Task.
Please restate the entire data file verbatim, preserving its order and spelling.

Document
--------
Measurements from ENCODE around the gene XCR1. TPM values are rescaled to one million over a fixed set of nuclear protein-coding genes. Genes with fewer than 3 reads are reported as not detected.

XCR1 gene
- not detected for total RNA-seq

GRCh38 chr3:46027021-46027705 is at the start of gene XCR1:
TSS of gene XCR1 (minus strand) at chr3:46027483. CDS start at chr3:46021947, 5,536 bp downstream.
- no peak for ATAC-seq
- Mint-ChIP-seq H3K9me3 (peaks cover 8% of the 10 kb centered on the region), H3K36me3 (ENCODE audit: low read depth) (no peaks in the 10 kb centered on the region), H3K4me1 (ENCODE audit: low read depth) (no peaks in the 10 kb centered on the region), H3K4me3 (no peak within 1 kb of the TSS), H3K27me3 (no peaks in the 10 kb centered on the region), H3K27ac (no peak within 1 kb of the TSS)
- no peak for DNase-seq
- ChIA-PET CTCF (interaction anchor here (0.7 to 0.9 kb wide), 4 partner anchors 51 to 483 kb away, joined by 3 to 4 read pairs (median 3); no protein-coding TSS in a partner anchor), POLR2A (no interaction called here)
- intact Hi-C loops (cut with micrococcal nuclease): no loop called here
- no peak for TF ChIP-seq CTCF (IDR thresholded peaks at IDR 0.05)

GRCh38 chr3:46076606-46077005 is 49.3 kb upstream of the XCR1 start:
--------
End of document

Measurements from ENCODE around the gene XCR1. TPM values are rescaled to one million over a fixed set of nuclear protein-coding genes. Genes with fewer than 3 reads are reported as not detected.

XCR1 gene
- not detected for total RNA-seq

GRCh38 chr3:46027021-46027705 is at the start of gene XCR1:
TSS of gene XCR1 (minus strand) at chr3:46027483. CDS start at chr3:46021947, 5,536 bp downstream.
- no peak for ATAC-seq
- Mint-ChIP-seq H3K9me3 (peaks cover 8% of the 10 kb centered on the region), H3K36me3 (ENCODE audit: low read depth) (no peaks in the 10 kb centered on the region), H3K4me1 (ENCODE audit: low read depth) (no peaks in the 10 kb centered on the region), H3K4me3 (no peak within 1 kb of the TSS), H3K27me3 (no peaks in the 10 kb centered on the region), H3K27ac (no peak within 1 kb of the TSS)
- no peak for DNase-seq
- ChIA-PET CTCF (interaction anchor here (0.7 to 0.9 kb wide), 4 partner anchors 51 to 483 kb away, joined by 3 to 4 read pairs (median 3); no protein-coding TSS in a partner anchor), POLR2A (no interaction called here)
- intact Hi-C loops (cut with micrococcal nuclease): no loop called here
- no peak for TF ChIP-seq CTCF (IDR thresholded peaks at IDR 0.05)

GRCh38 chr3:46076606-46077005 is 49.3 kb upstream of the XCR1 start: